‘NPA boss probe must be open to the public’

2014-07-08 00:00

CAPE TOWN — The investigation into Mxolisi Nxasana’s fitness for the post of national director of public prosecutions (NDPP) must not take place behind closed doors, former speaker Dr Frene Ginwala said yesterday.

Ginwala is a senior member of the ANC and a member of the party’s integrity commission.

“Just as with the investigation [into advocate Vusi Pikoli’s fitness for the role] that I led, this investigation must be open so that the public can see what happens.

“Everything must be in the open. It must show it is objective and not political. People have to see for themselves how the decision is reached.”

The presidency announced on Saturday that an investigation in terms of the National Prosecuting Authority Act will be instituted to ascertain if Nxasana is fit to be NDPP.

It is expected that Nxasana will soon be suspended and an acting NDPP will be ­appointed.

Presidential spokesperson Mac Maharaj said yesterday that Nxasana, who was on leave until next Monday, is still in his post. He could not give more details of the planned investigation.

NPA spokesperson Nathi Mncube said the NPA is waiting for the presidency to make the next move.

Former Justice minister Jeff Radebe asked Nxasana last month to resign after he failed to disclose when he was vetted for a security clearance that he had once stood trial for murder. Nxasana, who was acquitted, declined.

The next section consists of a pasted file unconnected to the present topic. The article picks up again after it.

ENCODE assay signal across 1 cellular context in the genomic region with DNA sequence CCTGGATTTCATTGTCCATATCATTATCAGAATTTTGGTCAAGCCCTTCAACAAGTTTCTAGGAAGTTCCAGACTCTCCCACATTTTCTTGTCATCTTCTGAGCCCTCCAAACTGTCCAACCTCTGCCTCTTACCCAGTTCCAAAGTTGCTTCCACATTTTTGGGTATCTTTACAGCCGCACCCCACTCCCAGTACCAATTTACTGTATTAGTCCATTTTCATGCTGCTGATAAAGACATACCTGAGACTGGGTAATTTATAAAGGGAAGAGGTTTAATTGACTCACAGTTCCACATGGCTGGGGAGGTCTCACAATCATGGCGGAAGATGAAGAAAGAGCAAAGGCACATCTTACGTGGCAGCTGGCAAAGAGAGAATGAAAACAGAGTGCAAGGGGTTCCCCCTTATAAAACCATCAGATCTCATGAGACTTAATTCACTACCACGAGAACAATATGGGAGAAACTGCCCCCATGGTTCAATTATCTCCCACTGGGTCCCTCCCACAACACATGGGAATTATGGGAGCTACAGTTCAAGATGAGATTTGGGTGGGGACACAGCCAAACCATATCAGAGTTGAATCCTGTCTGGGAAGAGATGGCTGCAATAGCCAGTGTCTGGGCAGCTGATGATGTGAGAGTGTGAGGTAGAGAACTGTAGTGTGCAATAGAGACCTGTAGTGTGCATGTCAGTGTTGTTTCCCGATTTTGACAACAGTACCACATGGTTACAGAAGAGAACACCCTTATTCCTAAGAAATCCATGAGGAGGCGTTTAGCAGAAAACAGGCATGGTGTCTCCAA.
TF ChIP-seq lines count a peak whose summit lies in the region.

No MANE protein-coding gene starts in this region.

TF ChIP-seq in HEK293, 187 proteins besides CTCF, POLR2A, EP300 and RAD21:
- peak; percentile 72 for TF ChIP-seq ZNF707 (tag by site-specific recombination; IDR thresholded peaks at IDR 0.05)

The NPA Act provides that the president can suspend the NDPP pending the investigation and fire him if the investigation finds him unfit for the post.

The Ginwala commission undertook a similar probe of former NDPP Pikoli and found that he should be restored to his post. He was nevertheless fired by acting president Kgalema Motlanthe. Pikoli fought the decision in court, but ultimately accepted a settlement.

Constitutional expert Professor Pierre de Vos said the president may appoint anyone to lead the investigation.

“In theory, it could be an ANC member, a judge, a journalist, but it will have to be someone who is perceived to be reasonably independent. The person will have to make a factual finding and compile a report.”

Nxasana is the sixth NDPP in less than 10 years.

De Vos said this has caused instability. “It is bad for public perception and the NPA’s credibility.”

There is an open struggle between senior NPA members, apparently arising from the decision to drop 783 charges of corruption against President Jacob ­Zuma when spy tapes emerged that compromised the case.

Nxasana alleges that some colleagues are mounting a political conspiracy against him following rumours that he wants to reinstate the Zuma case.

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